- Yiaga Africa calls on citizens to shun all forms of voter inducement as it undermines the democratic process
- Media practitioners working on the election should ensure compliance to the code of conduct regulating media reportage of the election and that they maintain a high standard of professionalism in their reporting
- Media organizations should ensure fair coverage of all the candidates/parties contesting in the election devoid of bias or prejudice
- CSOs should continue to mobilize citizens to participate in the electoral process. Specifically, they should engage more in targeted campaigns to increase the participation of women, youth and PWDs.
Thank you and God bless Ekiti State
Ezenwa Nwagwu Cynthia Mbamalu
Board Member, Director or Programs,
Yiaga Africa Yiaga Africa
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The PREO Methodology
Yiaga Africa #WatchingTheVote deployed 25 Long-Term Observers (LTOs) to all the 16 Local Government Areas (LGAs) of Ekiti State to gather systematic information about the pre-election environment, including early warning electoral violence signs. To achieve this, Yiaga Africa LTOs are equipped with a checklist to observe and report on the electoral and political environment in the state. All Yiaga Africa WTV LTOs are recruited from their local government areas of residence to observe the electoral activities relating to voter education, political campaign activities, activities of marginalised groups (youth, women, and people living with disabilities) and election-related violence in the pre-election period. Their reports cover activities of the Independent National Electoral Commission (INEC), civil society organisations, political parties, the National Orientation Agency (NOA), and women and youth groups. The observers report on their observation findings on a bi-weekly basis via coded text messages to a Yiaga Africa WTV Database. Within reporting timeframes, observers also report on early warning signs and critical incidents demanding urgent attention as soon as they happen. The reports are compiled and shared with relevant election stakeholders for the needed response.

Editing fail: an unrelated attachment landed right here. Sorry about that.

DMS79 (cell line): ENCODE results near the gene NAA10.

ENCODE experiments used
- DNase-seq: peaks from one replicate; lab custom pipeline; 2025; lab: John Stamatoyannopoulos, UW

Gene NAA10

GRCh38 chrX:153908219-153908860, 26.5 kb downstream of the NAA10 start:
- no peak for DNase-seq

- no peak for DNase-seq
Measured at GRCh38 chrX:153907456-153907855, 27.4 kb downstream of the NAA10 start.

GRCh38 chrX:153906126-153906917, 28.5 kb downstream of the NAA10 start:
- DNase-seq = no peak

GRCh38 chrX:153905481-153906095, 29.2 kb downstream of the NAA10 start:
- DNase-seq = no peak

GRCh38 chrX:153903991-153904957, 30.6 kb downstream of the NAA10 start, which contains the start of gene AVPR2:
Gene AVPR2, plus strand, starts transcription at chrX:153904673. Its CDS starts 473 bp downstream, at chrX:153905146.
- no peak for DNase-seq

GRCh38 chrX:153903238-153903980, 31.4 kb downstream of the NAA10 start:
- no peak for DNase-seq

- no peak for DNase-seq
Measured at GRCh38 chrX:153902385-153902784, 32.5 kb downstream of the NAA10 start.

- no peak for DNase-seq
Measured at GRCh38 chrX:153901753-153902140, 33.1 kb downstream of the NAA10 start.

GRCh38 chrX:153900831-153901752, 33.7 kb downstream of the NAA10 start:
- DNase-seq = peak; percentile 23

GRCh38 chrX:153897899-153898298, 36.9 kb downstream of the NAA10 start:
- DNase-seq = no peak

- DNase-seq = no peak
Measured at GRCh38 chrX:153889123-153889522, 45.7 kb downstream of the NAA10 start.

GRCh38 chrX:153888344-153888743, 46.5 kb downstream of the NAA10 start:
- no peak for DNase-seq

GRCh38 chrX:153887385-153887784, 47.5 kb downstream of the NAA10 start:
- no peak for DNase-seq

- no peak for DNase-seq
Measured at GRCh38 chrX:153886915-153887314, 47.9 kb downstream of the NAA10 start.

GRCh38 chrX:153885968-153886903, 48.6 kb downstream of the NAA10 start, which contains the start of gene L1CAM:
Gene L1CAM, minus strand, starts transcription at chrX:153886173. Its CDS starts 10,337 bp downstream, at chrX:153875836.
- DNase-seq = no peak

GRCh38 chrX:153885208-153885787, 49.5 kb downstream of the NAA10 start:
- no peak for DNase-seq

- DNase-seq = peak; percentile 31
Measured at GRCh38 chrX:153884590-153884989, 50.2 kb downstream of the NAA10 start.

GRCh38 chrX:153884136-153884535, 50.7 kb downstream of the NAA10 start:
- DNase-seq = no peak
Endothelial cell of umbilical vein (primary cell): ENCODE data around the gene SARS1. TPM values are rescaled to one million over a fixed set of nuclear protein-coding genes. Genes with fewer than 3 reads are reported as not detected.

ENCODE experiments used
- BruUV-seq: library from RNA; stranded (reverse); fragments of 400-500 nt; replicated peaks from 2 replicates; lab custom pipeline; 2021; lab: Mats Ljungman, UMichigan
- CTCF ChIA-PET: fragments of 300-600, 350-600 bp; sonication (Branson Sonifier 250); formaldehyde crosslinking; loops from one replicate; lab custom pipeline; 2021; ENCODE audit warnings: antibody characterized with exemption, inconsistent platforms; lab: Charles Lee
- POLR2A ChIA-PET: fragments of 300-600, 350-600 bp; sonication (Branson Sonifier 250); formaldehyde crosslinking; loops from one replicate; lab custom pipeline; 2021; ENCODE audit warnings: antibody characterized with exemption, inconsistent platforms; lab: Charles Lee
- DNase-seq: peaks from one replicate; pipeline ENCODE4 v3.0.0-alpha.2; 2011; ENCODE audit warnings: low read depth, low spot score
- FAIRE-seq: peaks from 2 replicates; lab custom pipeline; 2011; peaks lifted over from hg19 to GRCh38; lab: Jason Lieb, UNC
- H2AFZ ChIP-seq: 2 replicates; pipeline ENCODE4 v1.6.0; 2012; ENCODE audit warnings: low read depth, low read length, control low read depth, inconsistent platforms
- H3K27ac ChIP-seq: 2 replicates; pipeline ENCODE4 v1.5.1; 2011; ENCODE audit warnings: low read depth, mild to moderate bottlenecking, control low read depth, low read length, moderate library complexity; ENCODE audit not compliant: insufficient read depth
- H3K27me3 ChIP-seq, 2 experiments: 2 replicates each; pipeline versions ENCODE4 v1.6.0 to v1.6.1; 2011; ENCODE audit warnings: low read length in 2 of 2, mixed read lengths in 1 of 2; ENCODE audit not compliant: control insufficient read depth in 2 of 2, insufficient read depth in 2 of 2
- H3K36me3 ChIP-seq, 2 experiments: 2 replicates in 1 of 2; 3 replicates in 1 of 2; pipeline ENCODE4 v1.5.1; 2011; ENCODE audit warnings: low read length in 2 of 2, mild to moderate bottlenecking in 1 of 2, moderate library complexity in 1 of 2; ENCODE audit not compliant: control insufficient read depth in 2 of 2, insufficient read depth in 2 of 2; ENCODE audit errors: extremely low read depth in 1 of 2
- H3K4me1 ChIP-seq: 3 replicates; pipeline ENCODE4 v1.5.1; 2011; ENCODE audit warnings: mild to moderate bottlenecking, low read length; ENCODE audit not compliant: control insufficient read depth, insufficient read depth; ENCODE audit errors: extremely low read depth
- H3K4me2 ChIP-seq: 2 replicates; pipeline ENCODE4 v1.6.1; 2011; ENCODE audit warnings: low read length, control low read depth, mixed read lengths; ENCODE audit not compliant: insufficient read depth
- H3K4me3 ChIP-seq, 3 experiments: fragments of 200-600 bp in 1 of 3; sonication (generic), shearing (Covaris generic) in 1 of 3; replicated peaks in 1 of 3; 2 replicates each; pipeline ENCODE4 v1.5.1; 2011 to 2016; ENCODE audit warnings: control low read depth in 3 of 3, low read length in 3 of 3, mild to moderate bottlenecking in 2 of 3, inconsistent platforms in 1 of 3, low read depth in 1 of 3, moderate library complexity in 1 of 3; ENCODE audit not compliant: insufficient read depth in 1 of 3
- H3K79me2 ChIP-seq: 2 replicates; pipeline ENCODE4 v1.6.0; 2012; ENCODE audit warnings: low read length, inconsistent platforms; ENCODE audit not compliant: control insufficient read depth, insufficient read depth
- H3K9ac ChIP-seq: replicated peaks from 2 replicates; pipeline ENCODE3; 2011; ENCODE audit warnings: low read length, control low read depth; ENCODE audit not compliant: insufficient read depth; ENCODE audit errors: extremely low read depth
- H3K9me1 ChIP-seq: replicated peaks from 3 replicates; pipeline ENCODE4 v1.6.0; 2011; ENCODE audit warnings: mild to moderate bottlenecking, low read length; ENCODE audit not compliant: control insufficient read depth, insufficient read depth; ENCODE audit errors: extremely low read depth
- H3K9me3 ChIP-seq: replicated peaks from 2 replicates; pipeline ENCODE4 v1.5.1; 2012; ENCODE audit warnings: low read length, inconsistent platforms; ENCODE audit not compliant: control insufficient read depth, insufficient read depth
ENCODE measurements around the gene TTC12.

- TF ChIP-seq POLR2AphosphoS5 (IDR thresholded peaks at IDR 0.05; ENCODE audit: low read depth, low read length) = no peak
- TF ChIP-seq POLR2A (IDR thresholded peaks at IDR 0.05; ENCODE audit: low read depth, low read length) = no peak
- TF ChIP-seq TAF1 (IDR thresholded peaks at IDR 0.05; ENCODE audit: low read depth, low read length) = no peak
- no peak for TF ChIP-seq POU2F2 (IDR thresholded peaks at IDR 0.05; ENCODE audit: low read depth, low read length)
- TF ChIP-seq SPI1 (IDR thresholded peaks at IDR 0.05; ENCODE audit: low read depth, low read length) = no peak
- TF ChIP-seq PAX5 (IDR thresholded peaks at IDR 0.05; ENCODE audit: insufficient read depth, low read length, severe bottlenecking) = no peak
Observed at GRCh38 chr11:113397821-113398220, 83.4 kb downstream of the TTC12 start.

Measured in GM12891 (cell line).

Yiaga Africa WTV PREO observation findings are not statistically representative of the entire state but indicate emerging trends during the pre-election period. Unlike the WTV Election Day observation methodology, Yiaga Africa does not rely on sample-based observation to carry out its PREO observation. This report covers the period between May 13 to May 26, 2022. Yiaga Africa, therefore, encourages users of this report to independently corroborate and respond appropriately to trends identified in this report.